United States drops out of Unesco over arrears, 'anti-Israel bias'

Beth Cruz
October 13, 2017

The US was angered in 2011 when UNESCO members granted Palestine full membership of the body, despite opposition from its ally Israel.

The State Department says its decision came down to debts and the need for reform in the agency.

In a lengthy written statement, Irina Bokova, Unesco's director-general, expressed regret at the American withdrawal and said that the American people shared the organization's goals. It's best known for its World Heritage list.

"This decision was not taken lightly, and reflects USA concerns with mounting arrears at UNESCO, the need for fundamental reform in the organization, and continuing anti-Israel bias at UNESCO", the Department of State's press release said.

Tensions have flared again in recent years: in 2011, the United States stopped funding the agency after UNESCO voted to admit the Palestinian Authority as a full member; two years later, the U.S. lost its vote due to these financial cuts.

She said the USA and Unesco matter to each other more than ever now because "the rise of violent extremism and terrorism calls for new long-term responses for peace and security". Unesco was dependent on the United States for 22 percent of its budget, then about $70 million a year.

While the Trump administration had been preparing for a likely withdrawal from UNESCO for months, the timing of the State Department's statement Thursday was unexpected. Permanent Representative to the UN Nikki Haley has repeatedly denounced these actions, and said the US was "evaluating" whether or not it should continue as a member of the organization.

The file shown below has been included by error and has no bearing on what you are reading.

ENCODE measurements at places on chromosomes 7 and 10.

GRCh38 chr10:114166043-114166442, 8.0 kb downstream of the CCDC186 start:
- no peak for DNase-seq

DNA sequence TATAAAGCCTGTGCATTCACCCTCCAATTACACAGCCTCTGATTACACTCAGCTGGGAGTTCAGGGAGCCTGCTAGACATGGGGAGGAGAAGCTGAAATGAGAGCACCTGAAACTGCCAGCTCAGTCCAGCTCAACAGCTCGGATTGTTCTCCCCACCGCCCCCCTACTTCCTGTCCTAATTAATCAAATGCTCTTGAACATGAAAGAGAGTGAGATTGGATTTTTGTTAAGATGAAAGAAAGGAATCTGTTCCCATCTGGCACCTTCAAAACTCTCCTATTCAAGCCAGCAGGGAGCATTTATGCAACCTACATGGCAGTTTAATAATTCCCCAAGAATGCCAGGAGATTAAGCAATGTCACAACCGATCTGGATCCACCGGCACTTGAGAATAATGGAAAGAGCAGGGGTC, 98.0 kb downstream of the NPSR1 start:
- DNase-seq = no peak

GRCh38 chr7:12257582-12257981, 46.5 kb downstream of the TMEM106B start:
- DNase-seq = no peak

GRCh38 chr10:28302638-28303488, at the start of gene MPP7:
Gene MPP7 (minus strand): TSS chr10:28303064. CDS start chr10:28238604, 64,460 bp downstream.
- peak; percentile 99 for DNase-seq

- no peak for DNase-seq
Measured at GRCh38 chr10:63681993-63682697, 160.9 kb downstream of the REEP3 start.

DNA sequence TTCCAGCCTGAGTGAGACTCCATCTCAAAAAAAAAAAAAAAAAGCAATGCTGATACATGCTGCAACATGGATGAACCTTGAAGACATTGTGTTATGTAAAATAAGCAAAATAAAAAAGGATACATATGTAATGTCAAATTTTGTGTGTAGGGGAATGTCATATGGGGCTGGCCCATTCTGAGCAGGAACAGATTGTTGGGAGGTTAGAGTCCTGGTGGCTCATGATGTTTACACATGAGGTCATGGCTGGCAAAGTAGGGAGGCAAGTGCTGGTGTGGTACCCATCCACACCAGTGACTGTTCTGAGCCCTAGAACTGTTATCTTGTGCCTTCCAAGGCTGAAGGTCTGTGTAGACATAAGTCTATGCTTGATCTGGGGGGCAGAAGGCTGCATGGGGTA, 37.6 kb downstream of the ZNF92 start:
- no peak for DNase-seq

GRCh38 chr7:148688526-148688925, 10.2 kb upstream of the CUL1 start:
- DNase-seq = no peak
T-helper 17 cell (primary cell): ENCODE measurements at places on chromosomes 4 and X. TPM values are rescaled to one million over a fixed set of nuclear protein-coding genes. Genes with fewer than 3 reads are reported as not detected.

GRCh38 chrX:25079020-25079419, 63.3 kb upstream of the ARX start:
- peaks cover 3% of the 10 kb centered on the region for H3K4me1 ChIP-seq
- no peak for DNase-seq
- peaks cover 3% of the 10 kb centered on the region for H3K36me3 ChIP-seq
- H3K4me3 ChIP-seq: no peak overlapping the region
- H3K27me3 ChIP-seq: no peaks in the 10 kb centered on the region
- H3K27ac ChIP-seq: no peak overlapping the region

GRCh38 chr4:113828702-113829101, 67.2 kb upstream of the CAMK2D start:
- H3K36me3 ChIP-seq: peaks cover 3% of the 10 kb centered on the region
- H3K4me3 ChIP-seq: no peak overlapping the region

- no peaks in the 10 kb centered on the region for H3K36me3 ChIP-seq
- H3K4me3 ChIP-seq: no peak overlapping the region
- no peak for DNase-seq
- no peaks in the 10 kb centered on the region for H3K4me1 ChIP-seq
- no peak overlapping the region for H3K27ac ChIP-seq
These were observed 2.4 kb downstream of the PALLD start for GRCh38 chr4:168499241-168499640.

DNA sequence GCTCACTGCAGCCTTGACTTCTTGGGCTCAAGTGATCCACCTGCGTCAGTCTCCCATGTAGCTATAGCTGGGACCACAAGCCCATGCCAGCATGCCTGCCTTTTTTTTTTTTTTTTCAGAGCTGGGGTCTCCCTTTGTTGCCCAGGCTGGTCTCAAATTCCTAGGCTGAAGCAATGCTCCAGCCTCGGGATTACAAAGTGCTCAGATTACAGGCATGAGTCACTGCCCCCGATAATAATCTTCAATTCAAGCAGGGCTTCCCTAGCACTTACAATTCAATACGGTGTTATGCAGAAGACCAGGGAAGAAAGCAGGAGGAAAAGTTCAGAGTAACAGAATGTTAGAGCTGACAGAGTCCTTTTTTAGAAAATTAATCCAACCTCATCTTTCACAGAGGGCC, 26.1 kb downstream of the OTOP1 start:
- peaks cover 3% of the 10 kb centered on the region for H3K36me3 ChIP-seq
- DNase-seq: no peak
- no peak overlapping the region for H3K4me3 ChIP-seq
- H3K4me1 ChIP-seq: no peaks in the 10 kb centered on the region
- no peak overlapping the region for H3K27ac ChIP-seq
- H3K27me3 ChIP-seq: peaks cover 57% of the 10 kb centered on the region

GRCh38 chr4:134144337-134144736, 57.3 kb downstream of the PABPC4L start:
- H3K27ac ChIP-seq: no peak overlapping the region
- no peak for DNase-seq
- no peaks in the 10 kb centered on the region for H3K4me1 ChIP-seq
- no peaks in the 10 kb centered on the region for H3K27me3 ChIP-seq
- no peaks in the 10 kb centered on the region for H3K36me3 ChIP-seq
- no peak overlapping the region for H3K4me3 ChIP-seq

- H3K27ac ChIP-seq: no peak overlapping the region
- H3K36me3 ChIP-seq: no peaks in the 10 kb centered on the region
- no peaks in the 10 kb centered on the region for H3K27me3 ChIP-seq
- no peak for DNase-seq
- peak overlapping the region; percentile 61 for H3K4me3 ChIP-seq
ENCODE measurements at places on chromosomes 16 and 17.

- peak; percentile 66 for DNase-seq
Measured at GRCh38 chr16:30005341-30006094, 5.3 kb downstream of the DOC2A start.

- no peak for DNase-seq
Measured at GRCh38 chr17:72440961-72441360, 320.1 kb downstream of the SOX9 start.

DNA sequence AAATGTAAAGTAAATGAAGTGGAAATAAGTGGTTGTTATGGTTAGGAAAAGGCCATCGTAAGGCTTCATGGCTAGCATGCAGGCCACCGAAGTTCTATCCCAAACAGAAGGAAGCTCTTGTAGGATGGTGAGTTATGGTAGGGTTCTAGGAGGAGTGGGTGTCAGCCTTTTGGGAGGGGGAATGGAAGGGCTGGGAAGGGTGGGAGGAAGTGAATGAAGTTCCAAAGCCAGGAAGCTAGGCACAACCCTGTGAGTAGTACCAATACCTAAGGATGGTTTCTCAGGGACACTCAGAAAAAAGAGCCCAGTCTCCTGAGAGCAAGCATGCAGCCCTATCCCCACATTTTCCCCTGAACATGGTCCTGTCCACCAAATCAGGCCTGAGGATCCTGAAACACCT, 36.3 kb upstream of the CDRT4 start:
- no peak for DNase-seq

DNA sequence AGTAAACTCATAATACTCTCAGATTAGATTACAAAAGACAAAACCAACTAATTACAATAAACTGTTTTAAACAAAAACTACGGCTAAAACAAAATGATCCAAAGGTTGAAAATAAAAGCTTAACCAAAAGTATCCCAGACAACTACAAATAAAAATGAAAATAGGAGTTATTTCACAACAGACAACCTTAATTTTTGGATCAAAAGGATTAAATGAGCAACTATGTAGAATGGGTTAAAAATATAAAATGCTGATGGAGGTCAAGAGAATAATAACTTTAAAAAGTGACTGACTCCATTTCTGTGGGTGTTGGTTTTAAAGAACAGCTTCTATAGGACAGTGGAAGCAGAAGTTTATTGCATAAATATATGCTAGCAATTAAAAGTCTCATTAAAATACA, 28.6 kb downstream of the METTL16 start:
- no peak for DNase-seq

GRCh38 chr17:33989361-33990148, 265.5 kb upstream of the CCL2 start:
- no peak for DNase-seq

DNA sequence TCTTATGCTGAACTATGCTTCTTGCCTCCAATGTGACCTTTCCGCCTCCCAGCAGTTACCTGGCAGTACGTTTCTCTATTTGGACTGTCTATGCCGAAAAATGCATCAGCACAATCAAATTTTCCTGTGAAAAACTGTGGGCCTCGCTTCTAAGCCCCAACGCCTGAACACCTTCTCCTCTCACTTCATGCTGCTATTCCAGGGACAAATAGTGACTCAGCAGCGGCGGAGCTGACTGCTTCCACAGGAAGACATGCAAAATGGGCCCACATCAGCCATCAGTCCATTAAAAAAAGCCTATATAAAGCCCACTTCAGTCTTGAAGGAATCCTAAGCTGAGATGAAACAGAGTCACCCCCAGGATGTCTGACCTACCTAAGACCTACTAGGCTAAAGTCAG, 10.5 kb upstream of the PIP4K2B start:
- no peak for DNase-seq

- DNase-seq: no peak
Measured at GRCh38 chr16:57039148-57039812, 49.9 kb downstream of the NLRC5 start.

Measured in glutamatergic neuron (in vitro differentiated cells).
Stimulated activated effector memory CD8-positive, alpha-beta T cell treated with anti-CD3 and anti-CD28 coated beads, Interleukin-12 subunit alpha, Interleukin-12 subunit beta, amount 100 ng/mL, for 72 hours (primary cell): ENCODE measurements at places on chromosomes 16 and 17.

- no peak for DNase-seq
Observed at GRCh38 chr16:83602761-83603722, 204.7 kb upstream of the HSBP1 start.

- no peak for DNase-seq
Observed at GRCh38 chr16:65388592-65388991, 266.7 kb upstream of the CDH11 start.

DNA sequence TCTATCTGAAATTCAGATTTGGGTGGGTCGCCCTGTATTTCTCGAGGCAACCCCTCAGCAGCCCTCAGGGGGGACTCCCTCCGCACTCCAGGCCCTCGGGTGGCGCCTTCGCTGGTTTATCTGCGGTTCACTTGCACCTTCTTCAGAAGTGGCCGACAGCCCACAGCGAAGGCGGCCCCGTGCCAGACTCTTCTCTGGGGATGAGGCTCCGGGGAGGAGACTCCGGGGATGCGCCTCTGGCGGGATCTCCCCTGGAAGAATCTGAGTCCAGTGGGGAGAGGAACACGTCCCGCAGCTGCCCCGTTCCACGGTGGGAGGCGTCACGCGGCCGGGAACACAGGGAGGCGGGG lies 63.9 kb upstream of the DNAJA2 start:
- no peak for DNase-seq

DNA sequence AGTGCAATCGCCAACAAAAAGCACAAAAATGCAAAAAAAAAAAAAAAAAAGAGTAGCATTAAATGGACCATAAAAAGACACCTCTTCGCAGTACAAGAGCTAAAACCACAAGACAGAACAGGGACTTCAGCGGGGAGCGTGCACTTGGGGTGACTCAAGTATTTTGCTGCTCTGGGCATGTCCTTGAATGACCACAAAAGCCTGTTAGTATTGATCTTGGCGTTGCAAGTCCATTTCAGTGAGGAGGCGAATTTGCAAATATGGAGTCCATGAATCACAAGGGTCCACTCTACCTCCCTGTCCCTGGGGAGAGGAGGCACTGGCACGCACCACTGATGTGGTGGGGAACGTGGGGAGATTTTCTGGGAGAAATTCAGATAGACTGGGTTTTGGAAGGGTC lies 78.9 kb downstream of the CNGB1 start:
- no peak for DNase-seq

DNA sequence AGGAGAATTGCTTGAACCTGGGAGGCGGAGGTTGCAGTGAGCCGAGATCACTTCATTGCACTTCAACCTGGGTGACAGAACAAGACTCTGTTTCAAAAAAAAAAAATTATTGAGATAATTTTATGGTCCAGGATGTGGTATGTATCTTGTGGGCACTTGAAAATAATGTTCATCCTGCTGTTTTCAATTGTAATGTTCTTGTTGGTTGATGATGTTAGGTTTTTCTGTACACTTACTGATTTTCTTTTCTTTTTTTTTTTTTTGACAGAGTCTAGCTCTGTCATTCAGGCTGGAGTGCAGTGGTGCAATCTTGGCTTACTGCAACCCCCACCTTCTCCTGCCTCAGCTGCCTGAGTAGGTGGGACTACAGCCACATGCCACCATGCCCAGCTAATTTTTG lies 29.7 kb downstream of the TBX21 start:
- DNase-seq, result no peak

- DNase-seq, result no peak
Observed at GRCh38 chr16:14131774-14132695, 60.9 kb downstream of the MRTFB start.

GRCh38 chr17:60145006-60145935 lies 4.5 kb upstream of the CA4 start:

The Trump administration has been preparing for a likely withdrawal for months, and a decision was expected before the end of the year, according to U.S. officials.

Nauert also clarified that, in accordance with the charter of UNESCO, the decision on "the United States withdrawal will enter into force on December 31, 2018".

And a year ago, Israel suspended cooperation with it after the agency adopted a controversial resolution which made no reference to Jewish ties to a key holy site in Jerusalem.

Many saw the vote to include Palestine as evidence of long-running, ingrained anti-Israel bias within the United Nations, where Israel and its allies are far outnumbered by Arab countries and their supporters.

The US decision, first reported by Foreign Policy magazine, comes as European powers face another setback in their efforts to lobby Trump to respect Washington's global commitments. This past July, UNESCO's decision to recognize the ancient city of Hebron (aka al-Khalīl), located in the West Bank, as a Palestinian World Heritage site drew sharp criticism from the Trump administration, particularly from Nikki Haley.

UNESCO also works to improve education for girls in poor countries, help them enter scientific fields, defend media freedom and coordinate world knowledge about climate change, among other activities.

Other reports by Ligue1talk

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